Hot Dog Showdown
courtesy of Sahlen’s
We shouldn’t be surprised that a trend is developing to upgrade the hot dog to haute dog status. Just consider the popularity of HD1 in Atlanta. The two-year-old brain child of celebrity chef Richard Blais, the restaurant elevates hot dogs to new heights, injecting some with sousvide carrot, others with red currants, minted cucumbers, and dense yogurt. Or, you can get a dog with crème fraiche, walnuts, and grape relish. Here in Buffalo, we have Lucky Dogs on Allen Street (Spree, 6/11) and the city’s most recently launched food truck, Frank Gourmet Hot Dogs. Yet, for most people—until convinced otherwise—a hot dog is still a hot dog.
And that’s what we thought, as we set out to taste, compare, and rank a representative selection of readily available hot dogs, mostly from local producers but with several from other areas. The first order of business was to reassemble our experienced tester panel from our Italian bread tasting (Spree, 2/13): Tom Burrows, arts executive; Carol Calato, businesswoman; Dan Duke, businessman and wine connoisseur; David Folmar, caterer; hostess Margot Glick; Rocco Termini, Buffalo developer; and (new panelist) Keenan Toohey, social media consultant.
It was relatively easy to select the hot dogs for inclusion in the competition. Some are household names and have been around for over a century, while others seem to have recently increased their budgets for advertising and marketing. The hot dogs selected were: Hebrew National, Hofmann of Syracuse, Sahlen’s (both natural casing and skinless varieties), Spar’s, Wardynski’s, and Zweigle’s.
A detailed ballot was prepared with categories of snap, skin, seasoning/spiciness, texture, and taste. Numerical values from one to five, five being the best, were assigned to each category and a comment section included. A secret identification system was devised and adequate portions of each hot dog were prepared for grilling.
As the judges arrived and were served beer or wine, talk turned to the hot dog creation story. Outside a ballpark in St. Louis? The Polo Grounds? The Chicago World’s Fair of 1893? From a local perspective, the creation story often has a Ted’s angle. Personal stories about Ted’s, the hot dog stand to beat all hot dogs stands and a regional treasure, were exchanged, with judges trying to best each other by remembering an earlier location and sharing family memories.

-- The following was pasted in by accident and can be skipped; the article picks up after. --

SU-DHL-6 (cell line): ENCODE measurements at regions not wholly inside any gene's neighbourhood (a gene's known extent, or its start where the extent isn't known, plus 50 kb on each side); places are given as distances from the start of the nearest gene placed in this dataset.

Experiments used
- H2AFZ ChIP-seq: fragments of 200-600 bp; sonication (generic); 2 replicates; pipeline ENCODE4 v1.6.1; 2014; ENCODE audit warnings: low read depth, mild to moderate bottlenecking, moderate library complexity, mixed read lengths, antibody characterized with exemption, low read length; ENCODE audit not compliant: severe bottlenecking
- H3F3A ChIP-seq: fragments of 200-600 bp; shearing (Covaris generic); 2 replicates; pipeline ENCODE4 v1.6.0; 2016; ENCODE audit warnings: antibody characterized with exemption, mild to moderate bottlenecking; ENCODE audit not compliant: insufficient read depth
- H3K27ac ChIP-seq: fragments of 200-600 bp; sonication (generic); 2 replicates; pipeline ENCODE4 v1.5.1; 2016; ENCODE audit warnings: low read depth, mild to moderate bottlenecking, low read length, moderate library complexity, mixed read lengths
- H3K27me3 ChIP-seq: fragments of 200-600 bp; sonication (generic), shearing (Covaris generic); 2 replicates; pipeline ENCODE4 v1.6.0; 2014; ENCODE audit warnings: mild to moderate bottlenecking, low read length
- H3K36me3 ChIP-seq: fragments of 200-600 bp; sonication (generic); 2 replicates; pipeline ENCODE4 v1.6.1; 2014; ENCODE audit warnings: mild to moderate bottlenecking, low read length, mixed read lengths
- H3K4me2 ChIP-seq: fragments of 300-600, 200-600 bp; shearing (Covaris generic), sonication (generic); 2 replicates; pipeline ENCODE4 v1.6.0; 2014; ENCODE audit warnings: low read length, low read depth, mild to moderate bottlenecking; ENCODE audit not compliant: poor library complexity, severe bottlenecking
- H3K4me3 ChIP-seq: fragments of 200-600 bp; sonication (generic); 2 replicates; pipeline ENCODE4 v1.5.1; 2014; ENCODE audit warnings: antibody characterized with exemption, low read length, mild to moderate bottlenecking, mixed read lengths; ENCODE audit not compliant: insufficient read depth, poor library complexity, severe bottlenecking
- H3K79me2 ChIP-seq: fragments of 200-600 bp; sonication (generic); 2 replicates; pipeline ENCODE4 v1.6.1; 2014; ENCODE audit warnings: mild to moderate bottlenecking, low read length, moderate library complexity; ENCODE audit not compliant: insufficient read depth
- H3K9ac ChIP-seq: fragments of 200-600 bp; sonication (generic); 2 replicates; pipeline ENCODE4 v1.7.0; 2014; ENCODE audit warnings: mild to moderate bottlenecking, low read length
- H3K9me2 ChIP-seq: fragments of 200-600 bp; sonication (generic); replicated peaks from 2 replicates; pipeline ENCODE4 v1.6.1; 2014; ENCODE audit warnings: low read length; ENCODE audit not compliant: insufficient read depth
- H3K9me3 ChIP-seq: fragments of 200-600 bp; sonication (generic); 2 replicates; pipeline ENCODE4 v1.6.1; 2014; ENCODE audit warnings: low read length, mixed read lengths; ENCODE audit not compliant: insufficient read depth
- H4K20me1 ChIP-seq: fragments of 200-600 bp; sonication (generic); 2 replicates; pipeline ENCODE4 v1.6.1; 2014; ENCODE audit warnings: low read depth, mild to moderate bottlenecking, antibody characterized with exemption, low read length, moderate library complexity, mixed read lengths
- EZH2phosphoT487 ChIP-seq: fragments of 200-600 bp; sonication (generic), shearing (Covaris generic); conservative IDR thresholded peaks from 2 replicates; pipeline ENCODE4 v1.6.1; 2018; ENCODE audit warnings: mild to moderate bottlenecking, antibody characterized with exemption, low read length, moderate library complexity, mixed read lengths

Meanwhile, the first sample was being carefully grilled just outside the Glick residence. Grilling had been deemed in advance to be the best testing method, since the majority of WNY’s hot dogs are grilled before consumption. (Several varieties were boiled and tested, before it was decided that grilling was the most appropriate method.) All dogs were grilled at the same temperature until well browned and charred.
As each different hot dog was brought out and served (buns in bite size portions were offered for optional use), spirited discussion ensued over merits and/or shortcomings of each dog. Some made note of a smoky taste, greasiness was found in one sample, while another was deemed oily. One judge said, “This is the kind of hot dog my Dad asks for each spring when he returns from Florida.” Another said that a certain dog was “chewy in a good way.” A hint of veal (not a bad thing) was detected in one dog, and another was found to be soggy and without “snap,” bringing to mind the opinion of Florence Fabricant, author and New York Times style and restaurant critic, that “a good hot dog is about the snap and the spicing.” Overall, however, the general agreement was that Buffalo offers the tastiest and highest quality hot dogs available anywhere in the country.
After double-checking the numerical totals and confirming the secret identification number assigned to each hot dog, the winner was announced—Sahlen’s natural casing was the undisputed top dog. The Sahlen’s skinless version was a close second, while Wardynski’s took third, and Syracuse’s favorite dog, the Hofmann, finished fourth.
The winner came out on top in taste and seasoning and was seen as more flavorful and tightly encased than the others. It also lacked the general mushiness some dogs have. Wardynski’s was also highly regarded in taste and seasoning, while the Hofmann dog was tops in “snap.” The judges were uniform in determining that the robust flavor of the Sahlen’s dogs was the dominant reason for the high favorability.
Sahlen Packing Company is a Buffalo institution. Now marketed throughout the northeast and beyond, the company is proudly approaching its 150th year under continuous family ownership, with Joseph E. Sahlen and his son, Joseph L. Sahlen currently at the helm.
As in prior taste tests, we concluded the hot dog challenge with satisfaction that the process was properly orchestrated and the results were fair and arrived at honestly. The most meaningful takeaway, however, was that while we are all pleased that the Buffalo food scene is more dynamic than ever, with creative chefs, great energy, and an emphasis on local produce, the good old hot dog—especially the local variety—is in no danger of losing its culinary prestige.
Margaret Toohey is the owner of Lewistion Insurance and a longtime contributor to Buffalo Spree.